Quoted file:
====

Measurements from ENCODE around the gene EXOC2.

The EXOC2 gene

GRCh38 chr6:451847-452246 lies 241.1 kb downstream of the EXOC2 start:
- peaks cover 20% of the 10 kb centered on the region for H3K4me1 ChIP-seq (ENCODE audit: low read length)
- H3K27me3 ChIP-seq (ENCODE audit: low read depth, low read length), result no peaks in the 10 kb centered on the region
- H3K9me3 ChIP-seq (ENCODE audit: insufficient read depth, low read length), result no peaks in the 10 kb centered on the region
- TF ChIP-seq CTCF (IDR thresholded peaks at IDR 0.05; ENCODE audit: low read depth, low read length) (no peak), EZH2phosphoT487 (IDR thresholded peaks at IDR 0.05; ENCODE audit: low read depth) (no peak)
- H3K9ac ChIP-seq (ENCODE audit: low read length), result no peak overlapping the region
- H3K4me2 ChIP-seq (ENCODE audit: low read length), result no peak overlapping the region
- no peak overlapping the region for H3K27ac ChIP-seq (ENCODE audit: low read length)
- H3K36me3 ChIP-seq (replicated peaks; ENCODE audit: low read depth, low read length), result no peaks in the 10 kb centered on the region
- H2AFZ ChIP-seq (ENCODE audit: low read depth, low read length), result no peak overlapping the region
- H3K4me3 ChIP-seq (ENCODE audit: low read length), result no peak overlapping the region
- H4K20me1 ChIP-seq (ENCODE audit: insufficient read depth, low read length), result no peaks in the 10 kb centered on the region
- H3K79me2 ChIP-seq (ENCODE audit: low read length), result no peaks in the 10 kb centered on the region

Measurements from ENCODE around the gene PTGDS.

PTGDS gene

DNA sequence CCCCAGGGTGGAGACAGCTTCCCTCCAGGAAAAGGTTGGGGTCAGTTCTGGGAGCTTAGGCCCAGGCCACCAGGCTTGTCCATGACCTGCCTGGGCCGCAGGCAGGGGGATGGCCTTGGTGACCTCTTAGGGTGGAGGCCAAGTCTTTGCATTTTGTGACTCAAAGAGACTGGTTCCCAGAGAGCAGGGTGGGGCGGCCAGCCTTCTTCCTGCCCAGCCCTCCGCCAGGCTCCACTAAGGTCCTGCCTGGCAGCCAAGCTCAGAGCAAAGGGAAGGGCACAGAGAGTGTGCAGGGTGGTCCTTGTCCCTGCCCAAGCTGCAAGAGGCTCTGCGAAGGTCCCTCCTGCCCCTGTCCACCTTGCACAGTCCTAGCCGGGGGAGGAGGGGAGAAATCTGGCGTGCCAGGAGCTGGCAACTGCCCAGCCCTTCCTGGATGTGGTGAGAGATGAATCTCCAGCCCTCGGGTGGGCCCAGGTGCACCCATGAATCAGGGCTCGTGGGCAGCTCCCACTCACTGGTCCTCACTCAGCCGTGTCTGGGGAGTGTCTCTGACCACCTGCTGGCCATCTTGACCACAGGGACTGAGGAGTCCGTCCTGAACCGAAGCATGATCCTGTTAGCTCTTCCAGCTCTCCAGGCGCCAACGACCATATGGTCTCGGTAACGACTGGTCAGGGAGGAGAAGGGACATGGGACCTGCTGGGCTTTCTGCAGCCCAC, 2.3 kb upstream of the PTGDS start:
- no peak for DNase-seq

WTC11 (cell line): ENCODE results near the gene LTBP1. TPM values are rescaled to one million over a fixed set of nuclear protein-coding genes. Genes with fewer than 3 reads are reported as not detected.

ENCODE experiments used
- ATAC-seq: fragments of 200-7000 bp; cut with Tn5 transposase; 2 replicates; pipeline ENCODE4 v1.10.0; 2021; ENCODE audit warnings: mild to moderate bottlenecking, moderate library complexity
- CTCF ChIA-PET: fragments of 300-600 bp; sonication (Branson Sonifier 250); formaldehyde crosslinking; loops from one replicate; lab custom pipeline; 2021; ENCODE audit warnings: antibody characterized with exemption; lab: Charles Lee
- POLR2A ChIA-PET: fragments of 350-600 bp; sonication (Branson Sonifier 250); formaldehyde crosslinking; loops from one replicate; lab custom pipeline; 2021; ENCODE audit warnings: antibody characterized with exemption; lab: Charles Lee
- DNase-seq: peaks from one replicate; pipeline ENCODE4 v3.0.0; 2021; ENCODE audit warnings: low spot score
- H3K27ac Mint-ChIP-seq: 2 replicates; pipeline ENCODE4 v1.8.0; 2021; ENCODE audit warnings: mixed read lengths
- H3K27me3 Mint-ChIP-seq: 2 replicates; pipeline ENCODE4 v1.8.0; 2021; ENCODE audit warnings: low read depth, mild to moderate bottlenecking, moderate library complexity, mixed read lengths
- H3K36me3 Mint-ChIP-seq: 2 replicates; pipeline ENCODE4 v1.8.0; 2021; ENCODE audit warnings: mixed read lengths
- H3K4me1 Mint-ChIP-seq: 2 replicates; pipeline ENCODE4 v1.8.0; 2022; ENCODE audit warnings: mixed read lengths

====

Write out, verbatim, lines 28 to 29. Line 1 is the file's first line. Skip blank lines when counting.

- H3K36me3 Mint-ChIP-seq: 2 replicates; pipeline ENCODE4 v1.8.0; 2021; ENCODE audit warnings: mixed read lengths
- H3K4me1 Mint-ChIP-seq: 2 replicates; pipeline ENCODE4 v1.8.0; 2022; ENCODE audit warnings: mixed read lengths